Connecting the dots: the elderly, frailty and the microbiomePublished: April 6th 2017
A pilot study of microbial genes in pensioners living in an assisted care facility in Atlantic Canada has shed new light – and more than a few surprises – on the state of residents’ microbiome.
There is a known link between the gut microbiome and factors like diet, immune development, infectious diseases, and even living conditions. But little is known about the relationship between gut microbes and frailty.
Frail individuals are more vulnerable to poor health and are at a greater risk for accidents and illness. Could the microbiome of aging and frail individuals provide information that could contribute to better health outcomes?
This was a key question of a recent pilot study conducted with 47 pensioners in Northwoodcare, an assisted living facility in Halifax. The study, led by Dr. Rob Beiko and Dr. Kenneth Rockwood of Dalhousie University, looked at the changing composition of the community of bacteria that live in the gastrointestinal tract – collectively known as the gut microbiome – in relation to the participants’ age, health and lifestyles.
Beiko and Rockwood set out to explore how age and frailty affect the gut microbiome, specifically pinpointing what bacteria are present or absent and determining whether the microbiome in aging and frail individuals changes over time. Their hope was that the information gathered from the study could ultimately help in developing better techniques for frailty assessment and inform health care and quality of life decisions for frail individuals.
Study participants, aged 65-98, were scored on the Clinical Frailty Scale, a global clinical measure of fitness and frailty in elderly people. In the process, extensive information was gathered on their health and lifestyles. Then, subjects’ stool samples were collected once a week for five weeks and microbial genes were analyzed to see if their gut microbiomes showed associations with frailty.
Obtaining both high- and low-resolution sequencing through Dalhousie University’s Integrated Microbiome Resource (IMR) “made life a lot easier for us,” says Beiko, the Canada Research Chair in Bioinformatics, at the university’s Faculty of Computer Science. The study relied on the IMR’s Illumina MiSeq and NextSeq sequencers to identify the bacteria and the functions they play.
‘we can look for specific things that can influence critical decision making’ – Dr. Rob Beiko
A unique feature of the study was that Northwood’s subjects shared the same type of housing, environment and diet, although they differed widely in their health status and prescribed drugs. A surprising finding, says Beiko, was that “living in the same facility does not lead to anyone having the same or even similar (microbe) species profiles.”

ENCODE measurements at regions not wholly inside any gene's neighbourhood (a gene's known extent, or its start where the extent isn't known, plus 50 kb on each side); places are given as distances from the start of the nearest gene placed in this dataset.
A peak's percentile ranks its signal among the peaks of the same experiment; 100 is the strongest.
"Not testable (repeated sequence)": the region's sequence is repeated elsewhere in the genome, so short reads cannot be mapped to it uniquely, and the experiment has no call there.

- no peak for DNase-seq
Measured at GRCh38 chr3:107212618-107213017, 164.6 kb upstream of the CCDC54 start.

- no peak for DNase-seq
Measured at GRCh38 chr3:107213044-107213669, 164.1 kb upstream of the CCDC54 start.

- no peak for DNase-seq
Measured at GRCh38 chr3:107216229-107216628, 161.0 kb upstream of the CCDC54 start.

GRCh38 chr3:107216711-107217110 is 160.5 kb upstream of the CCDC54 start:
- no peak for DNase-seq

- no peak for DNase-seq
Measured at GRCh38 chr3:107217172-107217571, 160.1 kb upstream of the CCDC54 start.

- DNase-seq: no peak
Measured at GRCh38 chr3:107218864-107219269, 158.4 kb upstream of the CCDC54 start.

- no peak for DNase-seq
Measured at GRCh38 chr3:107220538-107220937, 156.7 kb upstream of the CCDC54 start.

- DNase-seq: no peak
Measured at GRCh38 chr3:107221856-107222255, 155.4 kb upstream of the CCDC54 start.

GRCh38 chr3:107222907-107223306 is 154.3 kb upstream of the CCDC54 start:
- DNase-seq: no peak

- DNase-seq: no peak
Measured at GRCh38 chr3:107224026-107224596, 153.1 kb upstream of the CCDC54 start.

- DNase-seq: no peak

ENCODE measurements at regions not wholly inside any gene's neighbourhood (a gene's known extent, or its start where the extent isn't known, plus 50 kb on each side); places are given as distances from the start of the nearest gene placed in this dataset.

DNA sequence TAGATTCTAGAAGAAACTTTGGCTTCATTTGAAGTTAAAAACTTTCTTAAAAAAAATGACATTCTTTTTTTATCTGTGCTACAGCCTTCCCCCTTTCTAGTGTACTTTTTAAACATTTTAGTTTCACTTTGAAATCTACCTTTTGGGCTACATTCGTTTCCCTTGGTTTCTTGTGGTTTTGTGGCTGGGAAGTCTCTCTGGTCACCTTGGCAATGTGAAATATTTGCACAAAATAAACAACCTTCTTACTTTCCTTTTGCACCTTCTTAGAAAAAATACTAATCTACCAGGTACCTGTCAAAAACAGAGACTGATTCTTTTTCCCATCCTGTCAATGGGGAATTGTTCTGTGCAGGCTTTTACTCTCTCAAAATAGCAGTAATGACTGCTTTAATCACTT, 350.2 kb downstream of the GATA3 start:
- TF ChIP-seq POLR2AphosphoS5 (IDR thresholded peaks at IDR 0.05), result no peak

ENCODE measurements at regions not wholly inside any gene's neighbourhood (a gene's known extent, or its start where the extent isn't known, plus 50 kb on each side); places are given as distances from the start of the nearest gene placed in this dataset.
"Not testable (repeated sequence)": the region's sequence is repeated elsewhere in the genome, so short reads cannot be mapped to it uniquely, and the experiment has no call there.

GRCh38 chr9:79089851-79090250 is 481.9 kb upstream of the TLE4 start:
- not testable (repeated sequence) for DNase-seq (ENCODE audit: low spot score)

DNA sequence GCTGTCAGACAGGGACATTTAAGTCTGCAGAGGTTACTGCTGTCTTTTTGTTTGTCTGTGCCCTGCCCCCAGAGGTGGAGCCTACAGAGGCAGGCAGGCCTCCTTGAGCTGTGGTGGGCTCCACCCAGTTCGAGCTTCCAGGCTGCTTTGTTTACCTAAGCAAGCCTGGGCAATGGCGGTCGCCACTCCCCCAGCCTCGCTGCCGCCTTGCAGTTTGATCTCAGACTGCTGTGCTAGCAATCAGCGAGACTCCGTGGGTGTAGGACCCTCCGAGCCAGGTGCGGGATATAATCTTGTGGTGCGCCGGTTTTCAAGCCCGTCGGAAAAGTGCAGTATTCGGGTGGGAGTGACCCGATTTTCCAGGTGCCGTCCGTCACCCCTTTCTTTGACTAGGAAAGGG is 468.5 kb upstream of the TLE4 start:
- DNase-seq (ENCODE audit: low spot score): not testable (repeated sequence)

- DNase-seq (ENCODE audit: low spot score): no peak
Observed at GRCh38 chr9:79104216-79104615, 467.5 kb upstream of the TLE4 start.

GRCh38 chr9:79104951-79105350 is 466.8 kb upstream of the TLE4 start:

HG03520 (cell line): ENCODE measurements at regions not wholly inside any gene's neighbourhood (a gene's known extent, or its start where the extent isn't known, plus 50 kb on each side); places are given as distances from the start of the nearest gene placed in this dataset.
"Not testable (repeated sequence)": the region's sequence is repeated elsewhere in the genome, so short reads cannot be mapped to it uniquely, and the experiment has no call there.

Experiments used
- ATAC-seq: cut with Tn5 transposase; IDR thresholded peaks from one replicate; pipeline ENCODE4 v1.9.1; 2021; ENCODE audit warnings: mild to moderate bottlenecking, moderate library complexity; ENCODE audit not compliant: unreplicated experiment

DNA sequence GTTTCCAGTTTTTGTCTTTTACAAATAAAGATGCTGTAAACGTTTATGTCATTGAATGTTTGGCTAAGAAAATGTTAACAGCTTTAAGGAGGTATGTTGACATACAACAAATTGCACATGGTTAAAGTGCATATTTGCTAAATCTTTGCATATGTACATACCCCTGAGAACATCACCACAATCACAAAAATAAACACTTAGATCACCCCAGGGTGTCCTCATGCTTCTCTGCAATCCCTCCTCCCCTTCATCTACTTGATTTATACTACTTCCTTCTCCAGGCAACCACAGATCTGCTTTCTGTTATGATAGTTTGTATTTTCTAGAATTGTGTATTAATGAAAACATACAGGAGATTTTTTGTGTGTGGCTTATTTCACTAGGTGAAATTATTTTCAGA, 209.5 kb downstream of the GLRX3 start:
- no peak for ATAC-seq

Contrary to previous studies carried out by others, the research showed that older adults and frailer subjects had as much bacterial diversity as their younger and less frail counterparts. Furthermore, with few exceptions, most subjects’ microbiomes were relatively stable during the five-week period of the study.
Exceptions, though, were sometimes dramatic. One subject showed wild instability with Pseudomonas, a potentially opportunistic pathogen, and with Akkermansia, a bacterium associated with weight loss and anti-inflammation. The Pseudomonas appeared in week one but disappeared by week two, never to return for the rest of the sampling period. Meanwhile, Akkermansia turned up in week two and grew in abundance each week until it became dominant in week five.
“We don’t know if there is any sort of casual relationship, but it’s interesting that the pathogen goes away and then other things that might be good, actually bloom afterwards,” says Beiko. This observation, and others like it, have become key motivators for expanding the study to see if more examples of these phenomena can be found.
Another important finding in a few individuals was the presence of bacterial genes that confer resistance to certain antibiotics. These results dovetail with a new Genome Canada study, headed by Beiko and managed by Genome Atlantic, which is developing a quick and practical way to identify antimicrobial-resistant genes in patients’ samples. In the hands of a clinician, the resulting information would take the guesswork out of prescribing effective antibiotics in an era of increasing bacterial resistance.
For Beiko, the most encouraging takeaway was confirmation of the potential for harnessing microbiome analysis for clinical application. “One of the most immediate benefits of screening the microbiome is that we can look for specific things that can influence critical decision making,” he says.
The results from the pilot study are now driving applications for multi-year studies to characterize explore the relationship between frailty and the microbiome for subjects living in a wider array of environments. Beiko and his informatics lab team continue to probe sequencing data, and develop more complex models and tools to uncover the patterns buried in enormous bacterial diversity. “The relationship between aging, frailty and the microbiome is very complicated,” he says, “but we’re starting to see the big picture and we know where to look next.”